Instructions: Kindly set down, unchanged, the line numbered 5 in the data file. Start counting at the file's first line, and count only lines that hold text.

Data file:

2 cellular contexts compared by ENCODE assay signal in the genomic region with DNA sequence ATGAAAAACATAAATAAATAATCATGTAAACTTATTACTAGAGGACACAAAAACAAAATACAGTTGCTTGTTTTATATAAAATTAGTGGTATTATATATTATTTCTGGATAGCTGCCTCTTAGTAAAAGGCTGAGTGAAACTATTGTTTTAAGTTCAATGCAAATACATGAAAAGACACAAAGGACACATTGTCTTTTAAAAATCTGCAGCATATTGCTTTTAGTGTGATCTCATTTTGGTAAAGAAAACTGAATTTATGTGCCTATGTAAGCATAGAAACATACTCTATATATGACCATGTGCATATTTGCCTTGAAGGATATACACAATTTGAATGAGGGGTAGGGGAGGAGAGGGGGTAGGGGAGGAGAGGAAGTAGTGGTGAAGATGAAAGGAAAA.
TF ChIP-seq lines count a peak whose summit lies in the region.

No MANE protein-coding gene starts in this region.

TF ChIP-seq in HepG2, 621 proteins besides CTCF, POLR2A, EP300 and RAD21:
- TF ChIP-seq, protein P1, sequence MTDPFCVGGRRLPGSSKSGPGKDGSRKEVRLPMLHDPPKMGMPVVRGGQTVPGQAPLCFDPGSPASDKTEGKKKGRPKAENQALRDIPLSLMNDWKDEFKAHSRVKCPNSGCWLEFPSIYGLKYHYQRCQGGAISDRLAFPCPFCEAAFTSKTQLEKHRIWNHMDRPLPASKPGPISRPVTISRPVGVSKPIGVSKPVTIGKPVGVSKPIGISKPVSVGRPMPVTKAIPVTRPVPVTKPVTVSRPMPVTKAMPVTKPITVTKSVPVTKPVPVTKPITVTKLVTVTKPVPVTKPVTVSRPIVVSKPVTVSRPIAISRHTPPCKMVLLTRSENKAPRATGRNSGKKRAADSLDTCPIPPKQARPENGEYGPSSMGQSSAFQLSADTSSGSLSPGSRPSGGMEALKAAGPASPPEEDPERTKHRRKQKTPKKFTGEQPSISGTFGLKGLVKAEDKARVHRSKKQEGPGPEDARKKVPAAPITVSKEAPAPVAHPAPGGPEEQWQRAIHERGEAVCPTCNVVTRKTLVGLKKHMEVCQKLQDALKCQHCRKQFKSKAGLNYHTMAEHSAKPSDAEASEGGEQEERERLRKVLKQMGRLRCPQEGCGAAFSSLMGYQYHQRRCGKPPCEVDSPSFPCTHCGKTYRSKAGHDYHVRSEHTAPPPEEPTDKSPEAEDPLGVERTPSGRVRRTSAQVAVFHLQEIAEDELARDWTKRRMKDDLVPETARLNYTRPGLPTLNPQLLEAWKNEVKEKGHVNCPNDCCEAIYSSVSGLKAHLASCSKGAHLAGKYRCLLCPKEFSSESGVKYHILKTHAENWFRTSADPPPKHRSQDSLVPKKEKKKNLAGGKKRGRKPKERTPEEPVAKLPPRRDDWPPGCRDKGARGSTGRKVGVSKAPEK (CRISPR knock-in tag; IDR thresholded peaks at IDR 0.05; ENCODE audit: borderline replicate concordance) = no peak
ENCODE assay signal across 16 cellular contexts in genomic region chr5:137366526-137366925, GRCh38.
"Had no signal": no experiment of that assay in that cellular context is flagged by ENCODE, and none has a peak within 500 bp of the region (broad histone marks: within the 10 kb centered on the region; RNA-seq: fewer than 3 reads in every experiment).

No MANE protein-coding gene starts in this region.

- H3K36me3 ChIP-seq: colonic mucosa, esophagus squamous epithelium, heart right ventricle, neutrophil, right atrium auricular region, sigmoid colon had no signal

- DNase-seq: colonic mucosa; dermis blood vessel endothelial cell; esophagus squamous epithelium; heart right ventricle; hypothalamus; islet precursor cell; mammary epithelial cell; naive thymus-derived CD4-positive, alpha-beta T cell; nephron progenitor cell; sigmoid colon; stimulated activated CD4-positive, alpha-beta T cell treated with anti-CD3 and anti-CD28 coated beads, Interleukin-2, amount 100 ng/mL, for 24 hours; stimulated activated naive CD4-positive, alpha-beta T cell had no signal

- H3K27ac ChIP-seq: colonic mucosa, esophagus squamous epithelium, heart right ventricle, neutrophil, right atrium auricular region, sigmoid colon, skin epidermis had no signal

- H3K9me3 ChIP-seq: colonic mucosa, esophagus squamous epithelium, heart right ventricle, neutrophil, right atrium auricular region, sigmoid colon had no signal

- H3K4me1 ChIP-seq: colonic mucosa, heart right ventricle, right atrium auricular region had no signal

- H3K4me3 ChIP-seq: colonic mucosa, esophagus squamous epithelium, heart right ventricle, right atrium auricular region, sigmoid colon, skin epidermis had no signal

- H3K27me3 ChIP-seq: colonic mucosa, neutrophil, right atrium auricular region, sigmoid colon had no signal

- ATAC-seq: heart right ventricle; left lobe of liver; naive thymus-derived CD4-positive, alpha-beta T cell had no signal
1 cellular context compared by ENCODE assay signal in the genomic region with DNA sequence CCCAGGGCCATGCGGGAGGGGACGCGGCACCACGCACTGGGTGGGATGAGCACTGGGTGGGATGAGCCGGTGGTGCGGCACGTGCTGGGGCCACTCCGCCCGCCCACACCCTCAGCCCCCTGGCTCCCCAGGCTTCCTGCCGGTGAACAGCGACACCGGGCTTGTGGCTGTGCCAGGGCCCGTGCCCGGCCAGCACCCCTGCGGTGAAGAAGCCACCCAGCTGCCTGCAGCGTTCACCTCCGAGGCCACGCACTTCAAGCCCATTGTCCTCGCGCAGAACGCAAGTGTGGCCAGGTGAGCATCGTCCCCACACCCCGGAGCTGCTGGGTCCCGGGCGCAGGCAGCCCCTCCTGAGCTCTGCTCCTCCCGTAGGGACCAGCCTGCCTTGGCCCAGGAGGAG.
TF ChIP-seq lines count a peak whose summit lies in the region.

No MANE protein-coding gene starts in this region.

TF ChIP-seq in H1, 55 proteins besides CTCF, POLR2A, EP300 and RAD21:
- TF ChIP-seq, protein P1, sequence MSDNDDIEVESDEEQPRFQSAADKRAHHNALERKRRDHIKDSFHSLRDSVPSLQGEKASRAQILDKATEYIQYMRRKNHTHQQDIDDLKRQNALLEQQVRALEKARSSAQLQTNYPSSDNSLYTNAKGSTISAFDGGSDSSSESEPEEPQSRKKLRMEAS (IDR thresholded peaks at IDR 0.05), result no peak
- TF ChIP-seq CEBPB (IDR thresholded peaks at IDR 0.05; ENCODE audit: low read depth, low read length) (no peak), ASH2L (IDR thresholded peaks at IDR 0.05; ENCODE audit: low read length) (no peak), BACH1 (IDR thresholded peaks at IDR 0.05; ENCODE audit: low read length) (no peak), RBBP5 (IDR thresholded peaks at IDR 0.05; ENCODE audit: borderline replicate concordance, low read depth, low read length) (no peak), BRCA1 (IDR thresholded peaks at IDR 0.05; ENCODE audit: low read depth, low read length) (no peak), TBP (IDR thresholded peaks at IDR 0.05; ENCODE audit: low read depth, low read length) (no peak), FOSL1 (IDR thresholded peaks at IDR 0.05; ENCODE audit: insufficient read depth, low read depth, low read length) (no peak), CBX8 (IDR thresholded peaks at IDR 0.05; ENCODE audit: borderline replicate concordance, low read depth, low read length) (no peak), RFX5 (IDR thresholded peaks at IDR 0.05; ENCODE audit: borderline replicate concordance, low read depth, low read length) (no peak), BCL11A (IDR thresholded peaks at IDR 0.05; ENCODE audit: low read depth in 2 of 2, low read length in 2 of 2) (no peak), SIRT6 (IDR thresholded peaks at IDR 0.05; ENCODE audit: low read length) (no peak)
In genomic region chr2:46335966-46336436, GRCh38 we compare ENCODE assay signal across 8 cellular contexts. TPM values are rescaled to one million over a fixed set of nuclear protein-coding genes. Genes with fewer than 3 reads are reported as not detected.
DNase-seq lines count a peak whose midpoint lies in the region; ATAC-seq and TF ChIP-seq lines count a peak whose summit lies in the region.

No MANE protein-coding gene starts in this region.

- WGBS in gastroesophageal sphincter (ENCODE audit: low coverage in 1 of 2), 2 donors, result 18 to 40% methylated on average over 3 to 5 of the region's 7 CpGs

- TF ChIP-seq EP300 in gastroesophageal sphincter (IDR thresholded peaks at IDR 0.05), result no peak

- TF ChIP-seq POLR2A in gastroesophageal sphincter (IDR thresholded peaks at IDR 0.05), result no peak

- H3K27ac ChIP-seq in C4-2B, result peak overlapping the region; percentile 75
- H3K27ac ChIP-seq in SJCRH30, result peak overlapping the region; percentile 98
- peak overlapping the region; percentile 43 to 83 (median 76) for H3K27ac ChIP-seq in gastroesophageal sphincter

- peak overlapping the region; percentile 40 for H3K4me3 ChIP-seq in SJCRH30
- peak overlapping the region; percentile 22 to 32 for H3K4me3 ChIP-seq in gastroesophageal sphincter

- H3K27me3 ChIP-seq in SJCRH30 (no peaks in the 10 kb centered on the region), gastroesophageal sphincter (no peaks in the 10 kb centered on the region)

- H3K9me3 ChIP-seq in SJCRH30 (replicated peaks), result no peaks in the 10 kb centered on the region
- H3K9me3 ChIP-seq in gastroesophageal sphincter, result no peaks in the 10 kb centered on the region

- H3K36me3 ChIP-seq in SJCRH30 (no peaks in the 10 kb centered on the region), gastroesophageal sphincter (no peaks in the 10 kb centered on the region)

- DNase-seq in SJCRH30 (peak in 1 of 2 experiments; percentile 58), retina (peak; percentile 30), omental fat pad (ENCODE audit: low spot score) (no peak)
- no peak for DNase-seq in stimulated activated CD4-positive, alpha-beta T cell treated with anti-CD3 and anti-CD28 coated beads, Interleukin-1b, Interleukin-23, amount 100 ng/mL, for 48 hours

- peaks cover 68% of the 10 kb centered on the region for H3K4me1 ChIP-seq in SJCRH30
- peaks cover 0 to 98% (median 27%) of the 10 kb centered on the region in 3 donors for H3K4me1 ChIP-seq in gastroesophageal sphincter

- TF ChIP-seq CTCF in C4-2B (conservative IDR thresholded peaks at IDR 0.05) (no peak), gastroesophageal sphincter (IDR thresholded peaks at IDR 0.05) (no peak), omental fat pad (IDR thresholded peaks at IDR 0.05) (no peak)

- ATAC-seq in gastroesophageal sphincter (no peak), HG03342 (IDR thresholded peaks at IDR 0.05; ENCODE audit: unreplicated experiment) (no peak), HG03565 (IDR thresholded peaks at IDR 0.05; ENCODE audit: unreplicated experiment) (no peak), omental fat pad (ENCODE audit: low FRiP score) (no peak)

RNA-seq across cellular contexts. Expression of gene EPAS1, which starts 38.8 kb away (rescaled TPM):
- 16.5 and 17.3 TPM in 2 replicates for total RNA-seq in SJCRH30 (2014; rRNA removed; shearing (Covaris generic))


- TF ChIP-seq, protein P1, sequence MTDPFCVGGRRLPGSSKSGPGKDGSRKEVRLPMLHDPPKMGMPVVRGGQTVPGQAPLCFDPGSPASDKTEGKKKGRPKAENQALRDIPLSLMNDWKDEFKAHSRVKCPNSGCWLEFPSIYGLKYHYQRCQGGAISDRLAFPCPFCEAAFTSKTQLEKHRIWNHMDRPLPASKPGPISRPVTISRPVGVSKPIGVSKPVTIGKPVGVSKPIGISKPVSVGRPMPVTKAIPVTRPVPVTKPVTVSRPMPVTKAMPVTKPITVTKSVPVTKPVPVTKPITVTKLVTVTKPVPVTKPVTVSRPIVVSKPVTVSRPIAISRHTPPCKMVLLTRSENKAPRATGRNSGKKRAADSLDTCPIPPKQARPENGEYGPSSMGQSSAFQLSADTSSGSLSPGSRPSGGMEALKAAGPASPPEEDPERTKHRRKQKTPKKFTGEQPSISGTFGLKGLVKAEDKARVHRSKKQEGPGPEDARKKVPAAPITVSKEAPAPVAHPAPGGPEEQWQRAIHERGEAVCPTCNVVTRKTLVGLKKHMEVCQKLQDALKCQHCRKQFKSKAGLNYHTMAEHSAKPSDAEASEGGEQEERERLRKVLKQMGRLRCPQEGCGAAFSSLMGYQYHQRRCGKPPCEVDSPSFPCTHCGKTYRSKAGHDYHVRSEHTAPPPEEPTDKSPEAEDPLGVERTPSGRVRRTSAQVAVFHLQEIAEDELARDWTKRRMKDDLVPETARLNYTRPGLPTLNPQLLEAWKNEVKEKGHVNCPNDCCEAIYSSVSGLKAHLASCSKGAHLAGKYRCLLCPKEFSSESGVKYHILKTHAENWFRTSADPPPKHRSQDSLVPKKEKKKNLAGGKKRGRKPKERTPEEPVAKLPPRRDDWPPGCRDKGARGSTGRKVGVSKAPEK (CRISPR knock-in tag; IDR thresholded peaks at IDR 0.05; ENCODE audit: borderline replicate concordance) = no peak